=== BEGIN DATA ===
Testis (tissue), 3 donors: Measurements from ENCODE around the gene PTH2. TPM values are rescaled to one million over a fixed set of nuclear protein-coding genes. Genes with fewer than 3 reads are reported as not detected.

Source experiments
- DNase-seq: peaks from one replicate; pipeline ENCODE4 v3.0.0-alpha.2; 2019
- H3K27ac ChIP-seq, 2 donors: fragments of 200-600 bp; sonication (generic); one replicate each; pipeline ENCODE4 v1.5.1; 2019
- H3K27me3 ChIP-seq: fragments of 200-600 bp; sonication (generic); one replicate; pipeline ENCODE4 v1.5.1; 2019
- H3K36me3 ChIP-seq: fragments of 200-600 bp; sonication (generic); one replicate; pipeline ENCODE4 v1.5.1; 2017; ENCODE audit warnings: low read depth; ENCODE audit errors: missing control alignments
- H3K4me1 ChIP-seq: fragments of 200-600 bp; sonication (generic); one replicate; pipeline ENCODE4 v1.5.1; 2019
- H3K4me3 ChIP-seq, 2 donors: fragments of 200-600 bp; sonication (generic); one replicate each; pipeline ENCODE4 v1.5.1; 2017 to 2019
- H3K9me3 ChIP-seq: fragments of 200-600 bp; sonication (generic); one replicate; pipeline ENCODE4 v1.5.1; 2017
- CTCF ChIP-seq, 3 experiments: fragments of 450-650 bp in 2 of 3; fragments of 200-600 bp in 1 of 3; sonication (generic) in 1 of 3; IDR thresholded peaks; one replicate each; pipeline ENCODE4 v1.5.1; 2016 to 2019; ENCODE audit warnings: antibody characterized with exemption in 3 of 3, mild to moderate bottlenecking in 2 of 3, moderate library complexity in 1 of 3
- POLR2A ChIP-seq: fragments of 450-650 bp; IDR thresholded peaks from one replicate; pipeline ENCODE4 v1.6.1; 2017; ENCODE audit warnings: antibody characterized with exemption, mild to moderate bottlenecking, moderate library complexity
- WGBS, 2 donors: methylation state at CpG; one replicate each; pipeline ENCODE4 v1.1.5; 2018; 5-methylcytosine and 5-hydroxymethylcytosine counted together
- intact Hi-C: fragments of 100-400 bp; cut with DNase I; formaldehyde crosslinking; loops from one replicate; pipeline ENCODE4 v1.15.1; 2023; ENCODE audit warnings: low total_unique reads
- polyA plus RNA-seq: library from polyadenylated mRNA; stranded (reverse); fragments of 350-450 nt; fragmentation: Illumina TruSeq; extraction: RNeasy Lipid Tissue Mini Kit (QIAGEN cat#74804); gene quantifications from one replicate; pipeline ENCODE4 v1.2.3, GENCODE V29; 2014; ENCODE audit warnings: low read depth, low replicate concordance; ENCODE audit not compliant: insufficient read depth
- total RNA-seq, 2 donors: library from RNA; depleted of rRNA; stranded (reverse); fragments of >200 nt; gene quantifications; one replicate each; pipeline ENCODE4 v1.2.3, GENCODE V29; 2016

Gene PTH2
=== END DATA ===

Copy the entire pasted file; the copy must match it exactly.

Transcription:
Testis (tissue), 3 donors: Measurements from ENCODE around the gene PTH2. TPM values are rescaled to one million over a fixed set of nuclear protein-coding genes. Genes with fewer than 3 reads are reported as not detected.

Source experiments
- DNase-seq: peaks from one replicate; pipeline ENCODE4 v3.0.0-alpha.2; 2019
- H3K27ac ChIP-seq, 2 donors: fragments of 200-600 bp; sonication (generic); one replicate each; pipeline ENCODE4 v1.5.1; 2019
- H3K27me3 ChIP-seq: fragments of 200-600 bp; sonication (generic); one replicate; pipeline ENCODE4 v1.5.1; 2019
- H3K36me3 ChIP-seq: fragments of 200-600 bp; sonication (generic); one replicate; pipeline ENCODE4 v1.5.1; 2017; ENCODE audit warnings: low read depth; ENCODE audit errors: missing control alignments
- H3K4me1 ChIP-seq: fragments of 200-600 bp; sonication (generic); one replicate; pipeline ENCODE4 v1.5.1; 2019
- H3K4me3 ChIP-seq, 2 donors: fragments of 200-600 bp; sonication (generic); one replicate each; pipeline ENCODE4 v1.5.1; 2017 to 2019
- H3K9me3 ChIP-seq: fragments of 200-600 bp; sonication (generic); one replicate; pipeline ENCODE4 v1.5.1; 2017
- CTCF ChIP-seq, 3 experiments: fragments of 450-650 bp in 2 of 3; fragments of 200-600 bp in 1 of 3; sonication (generic) in 1 of 3; IDR thresholded peaks; one replicate each; pipeline ENCODE4 v1.5.1; 2016 to 2019; ENCODE audit warnings: antibody characterized with exemption in 3 of 3, mild to moderate bottlenecking in 2 of 3, moderate library complexity in 1 of 3
- POLR2A ChIP-seq: fragments of 450-650 bp; IDR thresholded peaks from one replicate; pipeline ENCODE4 v1.6.1; 2017; ENCODE audit warnings: antibody characterized with exemption, mild to moderate bottlenecking, moderate library complexity
- WGBS, 2 donors: methylation state at CpG; one replicate each; pipeline ENCODE4 v1.1.5; 2018; 5-methylcytosine and 5-hydroxymethylcytosine counted together
- intact Hi-C: fragments of 100-400 bp; cut with DNase I; formaldehyde crosslinking; loops from one replicate; pipeline ENCODE4 v1.15.1; 2023; ENCODE audit warnings: low total_unique reads
- polyA plus RNA-seq: library from polyadenylated mRNA; stranded (reverse); fragments of 350-450 nt; fragmentation: Illumina TruSeq; extraction: RNeasy Lipid Tissue Mini Kit (QIAGEN cat#74804); gene quantifications from one replicate; pipeline ENCODE4 v1.2.3, GENCODE V29; 2014; ENCODE audit warnings: low read depth, low replicate concordance; ENCODE audit not compliant: insufficient read depth
- total RNA-seq, 2 donors: library from RNA; depleted of rRNA; stranded (reverse); fragments of >200 nt; gene quantifications; one replicate each; pipeline ENCODE4 v1.2.3, GENCODE V29; 2016

Gene PTH2